Cooking up Irish dishes for dinner? It’s a mystery!

I have been working on a novel since a million years ago. Some of the characters grew up in Ireland, and I was writing about them long before I finally got my first trip there. When I travelled to Howth, just north of Dublin in 2008, it was for a week with some writers who had also graduated from the Stonecoast Writers Program at University of Southern Maine. The Euro was at about $1.60, and that made for slim picken’s, as my mother would say, for reasonably priced meals. I ate more soup and Irish brown bread than I will ever need.

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But I had been cooking from Irish cookbooks since the 1990’s, the era in which my characters were becoming real to me. So I grew to know them and their Irish environs through reading and something amazing: my imagination.

The first workshop I took at Stonecoast was led by two generous, smart teachers: Lewis Robinson and Josip Novakavik. One student was writing about a character who worked on a pig farm. He, the student, was stuck. “I keep thinking I should quit writing for awhile and work on a pig farm to do the research.” Josip patiently, but pointedly said, “Just use your imagination! What would a pig farm be like? It would be dirty, muddy and smelly.” We all laughed, and I knew I didn’t have to get three jobs to save the money to go to Ireland just then. I had just lost my job, I had a teenage daughter I just couldn’t ditch for a week or two and I was broke as a joke.

So I got out one of the cookbooks, Margaret Johnson’s, I believe, and began making Colcannon soup, an easy mix of potatoes, cabbage, butter and broth. It’s delicious and comforting and very, very Irish. I remember this day well because I said to my inner editor, who was badgering me, “You should be writing, not cooking.” I replied, picking up the big knife, “I’m doing research. Now scram.” As I chopped and stirred and gazed out the kitchen window, my  muse kicked out my inner editor and I wrote what is one of the best chapters I’ve ever writtten: about Orla cooking the very same soup in a brewpub kitchen, while she recalls sexual  abuse she suffered while growing up in an Irish industrial school. You don’t really see the abuse, but it’s allleged through little ditty’s that ramble through her head while she chops furiously. People urge me to finish that novel based on that chapter.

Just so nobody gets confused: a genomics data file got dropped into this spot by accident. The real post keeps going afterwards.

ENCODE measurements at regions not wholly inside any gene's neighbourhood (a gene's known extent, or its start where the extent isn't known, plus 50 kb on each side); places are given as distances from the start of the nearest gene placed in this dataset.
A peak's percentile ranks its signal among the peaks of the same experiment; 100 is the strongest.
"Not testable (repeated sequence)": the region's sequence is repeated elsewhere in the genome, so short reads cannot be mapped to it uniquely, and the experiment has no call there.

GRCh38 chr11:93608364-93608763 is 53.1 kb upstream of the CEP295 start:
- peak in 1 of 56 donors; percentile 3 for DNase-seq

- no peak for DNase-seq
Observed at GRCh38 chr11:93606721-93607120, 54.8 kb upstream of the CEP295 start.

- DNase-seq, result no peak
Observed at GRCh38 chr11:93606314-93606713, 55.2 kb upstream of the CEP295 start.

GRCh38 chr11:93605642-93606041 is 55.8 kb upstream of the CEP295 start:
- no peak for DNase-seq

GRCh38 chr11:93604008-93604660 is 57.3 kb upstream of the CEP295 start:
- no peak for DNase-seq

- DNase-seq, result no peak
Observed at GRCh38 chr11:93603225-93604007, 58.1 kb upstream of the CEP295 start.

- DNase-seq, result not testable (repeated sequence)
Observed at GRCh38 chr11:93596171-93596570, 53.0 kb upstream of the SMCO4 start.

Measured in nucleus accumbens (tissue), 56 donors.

Beef cooked with Murphy's Stout, a fine Irish meal

Beef cooked with Murphy’s Stout, a fine Irish meal

I will finish that novel. Meantime, I’m writing up a proposal for a different mystery novel that also involves Ireland and its people and food. I can’t tell it all here, because then I’d have to get the big knife again. But I will tell you I am back at those cookbooks. Today I spent the afternoon preparing Beef with Stout from the Ballymaloe House cookbook by Myrtle Allen. I love that book and have made this dish before. I used Murphy’s Stout only because I wanted to try something other than Guinness. And despite the fact that I just finished a non-fiction book about New England craft beer, I chose to use an Irish stout,not an American one.

Murphy's Stout: you can use a nice Maine stout, too

Murphy’s Stout: you can use a nice Maine stout, too

Cooking up Irish dishes for dinner? It's a mystery?
Author: 
Recipe type: Meat
Cuisine: Irish
Serves: 4
 
Cooking with beer is a practice that permeates all cultures back thousands of years. This is an Irish beef dish, using stout as the stock-builder
Ingredients
  • 1 lb beef (try to get your butcher to give you a cut that has some fat in it, so it melts into the broth);
  • 1 onion, sliced thin
  • herbs:parsley, bay leaf, thyme, sage
  • 1 stick butter (yes, use it)
  • salt and pepper
  • 1 c. beef broth
  • 1 c. stout
  • Herbs: parsley, bay leaf, sage, thyme or other savory
Instructions
  1. Brown beef in sizzling butter, careful not to let the butter get too brown or burned
  2. Remove beef to a plate
  3. Saute onion in butter/fat til soft (I also put in chopped mushrooms for umami flavor)
  4. Add back the beef and 1 cup of beef stock, the herbs, stout and salt and pepper (easy on the salt if you're using a bouillion cube or canned broth)
  5. Put in a 350 degree (F) oven for an hour. After that, you can add potatoes, if desired. Cook another 45 minutes or until potatoes are tender.
  6. I chose to steam winter squash, then whip it. Served this with crisped green beans (steam then crisp in a frying pan). Spoon pan gravy over all. Yum

My January, 2015 challenge is to cook one of those recipes a day. But I’m alone for the month, and that’s not practical or affordable (leg of lamb for one? I think not.) But I can do one or two a week. Here’s the recipe for Beef in Stout.

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Kate Cone

About Kate Cone

Kate Cone has a Master of Fine Arts in Creative Writing, is a freelance writer and the author of "What's Brewing in New England: A Guide to Brewpubs and Microbreweries," published by Downeast Publications in 1997. She is currently updating What's Brewing with a second book about New England craft beer to be published in 2015.